For the past two-and-a-half years, the legislature’s quarterly economic updates have been a cause for doom and gloom around the statehouse as the prelude to yet another round of budget cutting. The June update left lawmakers happier, even if they aren’t quite breaking out the party hats yet.
Here's a transcript of Megan Verlee's report:
State economist Natalie Mullis likes metaphors. She can usually boil down an entire economic forecast down to one pithy comparison. Yesterday, she went zoological.
MULLIS: "When I was talking about our expectations for the Colorado economy getting better, I wanted to caveat that with saying really, instead of looking at a snail’s pace, we’re looking at a turtle’s pace now. So it’s still slow, just a little bit better."
The lines on Mullis’ charts have begun a tortoise-like crawl in the right direction. Federal data suggests that Colorado created new jobs faster than the rest of the country over last year. Consumer spending is also up above the national average and personal income is improving. Still, Mullis told the Joint Budget Committee that not every industry is looking bright.
NATALIE MULLIS: "The housing market is going to remain a drag on the economy for at least the next three to five years."
Foreclosure filings have dropped off, but Mullis says the backlog of bank-owned homes waiting to the hit the market is keeping prices down. The financial sector is also touchy; mid-sized Colorado banks are still struggling with tight credit markets and the Greek debt crisis has American investors jumpy. In all you might call Mullis’ forecast "partly-sunny."
MULLIS: "Businesses are doing better, employment is getting a foothold. It’s broadbased. We see consumers recovering. And while there are still risks in the financial industry, we see that the real economy is beginning to pick itself back up again."
This quarterly forecast isn’t just some abstract check in on Colorado’s economic health. The whole point of Mullis’ presentation is one vital calculation: is the state bringing in enough money to cover what it’s committed to spending?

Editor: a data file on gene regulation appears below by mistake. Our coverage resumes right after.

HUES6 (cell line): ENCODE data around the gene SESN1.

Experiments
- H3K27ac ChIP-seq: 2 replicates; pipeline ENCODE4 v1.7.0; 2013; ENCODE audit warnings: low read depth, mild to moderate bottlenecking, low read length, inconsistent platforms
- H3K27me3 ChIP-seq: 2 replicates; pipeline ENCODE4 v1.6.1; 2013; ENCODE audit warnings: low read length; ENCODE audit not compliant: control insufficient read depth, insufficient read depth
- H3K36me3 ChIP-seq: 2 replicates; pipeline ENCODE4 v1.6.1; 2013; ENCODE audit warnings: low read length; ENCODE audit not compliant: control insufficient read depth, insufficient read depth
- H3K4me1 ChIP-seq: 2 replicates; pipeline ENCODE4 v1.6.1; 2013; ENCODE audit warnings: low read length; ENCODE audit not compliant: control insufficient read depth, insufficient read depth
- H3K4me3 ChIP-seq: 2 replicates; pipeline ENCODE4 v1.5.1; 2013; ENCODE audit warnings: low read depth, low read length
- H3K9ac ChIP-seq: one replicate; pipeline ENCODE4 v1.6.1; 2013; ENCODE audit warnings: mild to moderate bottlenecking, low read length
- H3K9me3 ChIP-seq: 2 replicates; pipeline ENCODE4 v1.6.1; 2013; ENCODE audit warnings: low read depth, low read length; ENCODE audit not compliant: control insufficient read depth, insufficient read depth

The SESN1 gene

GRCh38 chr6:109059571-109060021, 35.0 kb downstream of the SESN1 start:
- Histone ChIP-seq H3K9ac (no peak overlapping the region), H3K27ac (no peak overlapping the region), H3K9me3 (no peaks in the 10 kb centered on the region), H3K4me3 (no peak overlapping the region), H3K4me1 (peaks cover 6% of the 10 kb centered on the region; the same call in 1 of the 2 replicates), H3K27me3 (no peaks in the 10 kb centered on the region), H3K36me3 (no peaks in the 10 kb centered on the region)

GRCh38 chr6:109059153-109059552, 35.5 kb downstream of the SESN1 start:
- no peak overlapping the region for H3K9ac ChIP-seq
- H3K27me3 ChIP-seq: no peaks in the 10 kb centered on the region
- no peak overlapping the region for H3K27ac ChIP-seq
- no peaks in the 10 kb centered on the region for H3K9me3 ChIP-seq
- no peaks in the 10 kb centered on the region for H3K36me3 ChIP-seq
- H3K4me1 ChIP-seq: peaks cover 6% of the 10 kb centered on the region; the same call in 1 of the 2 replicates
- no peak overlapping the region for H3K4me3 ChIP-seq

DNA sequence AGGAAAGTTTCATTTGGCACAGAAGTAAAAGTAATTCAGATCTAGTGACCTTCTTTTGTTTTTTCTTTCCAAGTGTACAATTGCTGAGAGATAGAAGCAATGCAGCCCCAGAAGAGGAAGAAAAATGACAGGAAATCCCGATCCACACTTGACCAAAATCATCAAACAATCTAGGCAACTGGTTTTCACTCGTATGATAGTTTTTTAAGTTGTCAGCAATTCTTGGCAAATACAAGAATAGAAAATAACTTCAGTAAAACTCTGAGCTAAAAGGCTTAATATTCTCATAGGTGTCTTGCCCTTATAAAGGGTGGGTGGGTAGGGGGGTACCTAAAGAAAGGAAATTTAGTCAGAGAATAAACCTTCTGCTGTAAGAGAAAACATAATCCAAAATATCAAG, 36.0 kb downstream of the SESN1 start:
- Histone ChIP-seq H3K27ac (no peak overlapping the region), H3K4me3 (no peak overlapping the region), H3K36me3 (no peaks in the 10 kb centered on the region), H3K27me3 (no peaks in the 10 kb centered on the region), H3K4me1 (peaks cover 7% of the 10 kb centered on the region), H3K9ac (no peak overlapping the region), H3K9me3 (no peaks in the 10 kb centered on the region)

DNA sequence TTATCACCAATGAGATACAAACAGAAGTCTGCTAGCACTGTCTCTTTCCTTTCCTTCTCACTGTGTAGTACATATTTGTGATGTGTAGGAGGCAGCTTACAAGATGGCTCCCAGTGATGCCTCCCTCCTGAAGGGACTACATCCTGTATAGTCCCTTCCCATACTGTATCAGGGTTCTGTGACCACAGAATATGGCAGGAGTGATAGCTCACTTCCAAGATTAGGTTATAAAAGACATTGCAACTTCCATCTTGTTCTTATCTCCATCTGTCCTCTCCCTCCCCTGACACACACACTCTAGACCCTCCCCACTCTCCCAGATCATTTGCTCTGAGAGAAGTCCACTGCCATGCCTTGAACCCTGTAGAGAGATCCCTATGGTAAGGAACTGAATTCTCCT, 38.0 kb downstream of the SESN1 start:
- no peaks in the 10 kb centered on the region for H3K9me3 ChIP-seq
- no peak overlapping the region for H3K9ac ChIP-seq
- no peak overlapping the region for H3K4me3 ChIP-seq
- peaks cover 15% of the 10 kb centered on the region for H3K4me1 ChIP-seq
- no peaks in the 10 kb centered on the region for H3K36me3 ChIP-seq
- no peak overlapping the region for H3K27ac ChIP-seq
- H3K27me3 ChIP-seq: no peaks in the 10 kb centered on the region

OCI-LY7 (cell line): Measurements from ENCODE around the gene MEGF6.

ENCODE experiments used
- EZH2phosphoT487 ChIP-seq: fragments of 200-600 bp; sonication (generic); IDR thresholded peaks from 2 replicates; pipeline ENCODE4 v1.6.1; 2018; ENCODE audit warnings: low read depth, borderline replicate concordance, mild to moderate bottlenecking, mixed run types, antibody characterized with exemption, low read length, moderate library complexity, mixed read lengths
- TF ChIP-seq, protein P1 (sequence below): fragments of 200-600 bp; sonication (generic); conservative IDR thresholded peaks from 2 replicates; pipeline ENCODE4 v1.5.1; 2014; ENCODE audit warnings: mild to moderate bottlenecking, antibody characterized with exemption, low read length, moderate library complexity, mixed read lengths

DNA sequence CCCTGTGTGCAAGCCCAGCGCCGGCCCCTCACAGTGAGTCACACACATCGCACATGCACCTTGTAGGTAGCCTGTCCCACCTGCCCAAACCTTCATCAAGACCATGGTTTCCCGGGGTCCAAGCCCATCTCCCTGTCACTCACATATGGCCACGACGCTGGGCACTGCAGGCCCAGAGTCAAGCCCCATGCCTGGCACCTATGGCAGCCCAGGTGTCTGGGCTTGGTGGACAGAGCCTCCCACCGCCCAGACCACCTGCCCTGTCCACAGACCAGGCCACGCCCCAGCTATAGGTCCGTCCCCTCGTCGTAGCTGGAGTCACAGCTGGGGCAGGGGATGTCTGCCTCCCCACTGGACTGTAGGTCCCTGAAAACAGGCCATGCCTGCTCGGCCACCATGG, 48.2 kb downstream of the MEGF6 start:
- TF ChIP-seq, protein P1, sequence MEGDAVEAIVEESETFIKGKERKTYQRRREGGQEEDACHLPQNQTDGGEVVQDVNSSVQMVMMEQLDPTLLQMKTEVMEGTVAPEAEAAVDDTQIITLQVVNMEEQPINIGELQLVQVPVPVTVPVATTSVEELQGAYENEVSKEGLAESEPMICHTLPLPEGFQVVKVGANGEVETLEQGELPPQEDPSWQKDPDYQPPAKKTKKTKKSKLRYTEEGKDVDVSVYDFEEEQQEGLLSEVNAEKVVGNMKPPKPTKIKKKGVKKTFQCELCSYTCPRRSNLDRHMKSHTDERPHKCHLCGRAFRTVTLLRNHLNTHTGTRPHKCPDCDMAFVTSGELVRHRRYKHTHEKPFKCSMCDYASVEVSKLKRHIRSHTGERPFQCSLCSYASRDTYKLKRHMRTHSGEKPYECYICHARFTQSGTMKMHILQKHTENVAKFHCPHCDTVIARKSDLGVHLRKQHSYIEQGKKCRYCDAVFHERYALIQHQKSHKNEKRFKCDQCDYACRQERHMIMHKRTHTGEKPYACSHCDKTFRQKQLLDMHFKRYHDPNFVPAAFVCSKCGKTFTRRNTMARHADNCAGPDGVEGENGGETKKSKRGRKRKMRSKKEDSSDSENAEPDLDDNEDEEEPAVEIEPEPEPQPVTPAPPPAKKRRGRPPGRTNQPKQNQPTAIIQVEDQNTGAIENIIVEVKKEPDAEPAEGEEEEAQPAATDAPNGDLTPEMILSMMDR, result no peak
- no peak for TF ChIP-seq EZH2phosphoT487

MULLIS: "There are a lot of numbers, but what I can tell you is that this year, in [fiscal year] 10-11, we have a balanced budget."
And Mullis says next year’s budget is also in the black. This is the first forecast since 2008 where lawmakers haven’t had to make new cuts. State economists actually predict Colorado will run a surplus this year and next, although that extra money is nothing near what legislators cut out of the budget during the recession. While the news sounded good, lawmakers on the budget committee greeted it with something less than enthusiasm.
KENT LAMBERT: "We’ll be cautiously optimistic."
PAT STEADMAN: "Cautious optimism is I think the best way to characterize the economic forecast we received today."
Senators Pat Steadman (D) and Kent Lambert (R) weren’t alone in that mood. Democratic representative Mark Ferrandino warned people not to get the wrong idea with this report.
MARK FERRANDINO: "While people see this extra 300 million dollars, they might start to say, 'oh great, we’re out of the woods.' But in reality, the general public and the other members of the general assembly need to know we really aren’t out of the woods, and we still have tough economic times to go forward and there’s still a lot of uncertainty about the economic recovery."
In fact, no sooner had they gotten the good news about revenue, than the budget committee started worrying about new expenses down the line. Growing school populations and Medicaid enrollments could force more cuts in other areas in coming years. And then there’s the matter of a property tax break for seniors that the General Assembly put on hold during the recession. It’s due to come back next year, to the tune of $100 million out of the state budget.
Republican representative Cheri Gerou is already worrying about that.
CHERI GEROU: "Do you live up to that? Do you find that 100 million dollars someplace and take care of those people that you made that promise to? And how do you handle that? And I think that’s what’s going to be an interesting conversation in this next legislative session because I think that’s where a real divide’s going to be."
TWith this fiscal year ending on June 30th, and next year’s budget currently in balance, lawmakers have some breathing room before the next round of pressing budget concerns.
Click the listen button to hear Megan Verlee's story about the June budget forecast
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